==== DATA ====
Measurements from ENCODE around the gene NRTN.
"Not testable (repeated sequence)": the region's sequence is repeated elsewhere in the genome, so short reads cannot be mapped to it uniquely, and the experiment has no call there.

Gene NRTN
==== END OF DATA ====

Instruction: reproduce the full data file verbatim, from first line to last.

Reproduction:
Measurements from ENCODE around the gene NRTN.
"Not testable (repeated sequence)": the region's sequence is repeated elsewhere in the genome, so short reads cannot be mapped to it uniquely, and the experiment has no call there.

Gene NRTN